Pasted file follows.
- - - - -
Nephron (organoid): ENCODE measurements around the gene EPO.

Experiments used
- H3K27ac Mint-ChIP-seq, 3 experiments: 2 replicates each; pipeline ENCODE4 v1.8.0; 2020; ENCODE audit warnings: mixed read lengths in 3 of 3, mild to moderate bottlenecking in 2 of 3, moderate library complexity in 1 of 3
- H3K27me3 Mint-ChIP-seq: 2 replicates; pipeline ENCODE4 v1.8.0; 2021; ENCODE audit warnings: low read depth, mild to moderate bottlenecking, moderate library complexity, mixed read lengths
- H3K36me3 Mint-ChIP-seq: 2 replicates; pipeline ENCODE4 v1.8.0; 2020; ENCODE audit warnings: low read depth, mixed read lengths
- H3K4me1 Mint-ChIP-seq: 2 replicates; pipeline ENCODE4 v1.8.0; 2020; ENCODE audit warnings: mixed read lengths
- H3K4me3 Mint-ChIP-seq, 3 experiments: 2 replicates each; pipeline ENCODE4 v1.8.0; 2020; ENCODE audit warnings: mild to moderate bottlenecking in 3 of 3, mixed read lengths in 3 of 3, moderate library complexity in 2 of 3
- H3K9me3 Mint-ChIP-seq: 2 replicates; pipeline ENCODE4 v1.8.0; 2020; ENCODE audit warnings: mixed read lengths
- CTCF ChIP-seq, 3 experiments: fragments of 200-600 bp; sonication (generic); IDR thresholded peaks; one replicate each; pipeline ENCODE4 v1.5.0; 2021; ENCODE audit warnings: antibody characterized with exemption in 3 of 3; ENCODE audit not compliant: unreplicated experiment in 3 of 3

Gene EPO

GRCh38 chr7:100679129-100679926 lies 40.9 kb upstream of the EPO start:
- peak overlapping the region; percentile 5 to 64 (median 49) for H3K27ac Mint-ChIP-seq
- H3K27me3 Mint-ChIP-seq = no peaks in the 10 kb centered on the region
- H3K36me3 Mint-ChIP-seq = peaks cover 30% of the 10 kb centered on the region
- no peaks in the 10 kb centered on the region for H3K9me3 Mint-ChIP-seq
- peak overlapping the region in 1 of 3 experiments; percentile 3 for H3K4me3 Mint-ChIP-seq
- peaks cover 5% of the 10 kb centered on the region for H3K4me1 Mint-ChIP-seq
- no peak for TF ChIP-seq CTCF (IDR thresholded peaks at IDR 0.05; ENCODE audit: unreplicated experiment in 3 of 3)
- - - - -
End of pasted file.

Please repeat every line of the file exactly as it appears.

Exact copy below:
Nephron (organoid): ENCODE measurements around the gene EPO.

Experiments used
- H3K27ac Mint-ChIP-seq, 3 experiments: 2 replicates each; pipeline ENCODE4 v1.8.0; 2020; ENCODE audit warnings: mixed read lengths in 3 of 3, mild to moderate bottlenecking in 2 of 3, moderate library complexity in 1 of 3
- H3K27me3 Mint-ChIP-seq: 2 replicates; pipeline ENCODE4 v1.8.0; 2021; ENCODE audit warnings: low read depth, mild to moderate bottlenecking, moderate library complexity, mixed read lengths
- H3K36me3 Mint-ChIP-seq: 2 replicates; pipeline ENCODE4 v1.8.0; 2020; ENCODE audit warnings: low read depth, mixed read lengths
- H3K4me1 Mint-ChIP-seq: 2 replicates; pipeline ENCODE4 v1.8.0; 2020; ENCODE audit warnings: mixed read lengths
- H3K4me3 Mint-ChIP-seq, 3 experiments: 2 replicates each; pipeline ENCODE4 v1.8.0; 2020; ENCODE audit warnings: mild to moderate bottlenecking in 3 of 3, mixed read lengths in 3 of 3, moderate library complexity in 2 of 3
- H3K9me3 Mint-ChIP-seq: 2 replicates; pipeline ENCODE4 v1.8.0; 2020; ENCODE audit warnings: mixed read lengths
- CTCF ChIP-seq, 3 experiments: fragments of 200-600 bp; sonication (generic); IDR thresholded peaks; one replicate each; pipeline ENCODE4 v1.5.0; 2021; ENCODE audit warnings: antibody characterized with exemption in 3 of 3; ENCODE audit not compliant: unreplicated experiment in 3 of 3

Gene EPO

GRCh38 chr7:100679129-100679926 lies 40.9 kb upstream of the EPO start:
- peak overlapping the region; percentile 5 to 64 (median 49) for H3K27ac Mint-ChIP-seq
- H3K27me3 Mint-ChIP-seq = no peaks in the 10 kb centered on the region
- H3K36me3 Mint-ChIP-seq = peaks cover 30% of the 10 kb centered on the region
- no peaks in the 10 kb centered on the region for H3K9me3 Mint-ChIP-seq
- peak overlapping the region in 1 of 3 experiments; percentile 3 for H3K4me3 Mint-ChIP-seq
- peaks cover 5% of the 10 kb centered on the region for H3K4me1 Mint-ChIP-seq
- no peak for TF ChIP-seq CTCF (IDR thresholded peaks at IDR 0.05; ENCODE audit: unreplicated experiment in 3 of 3)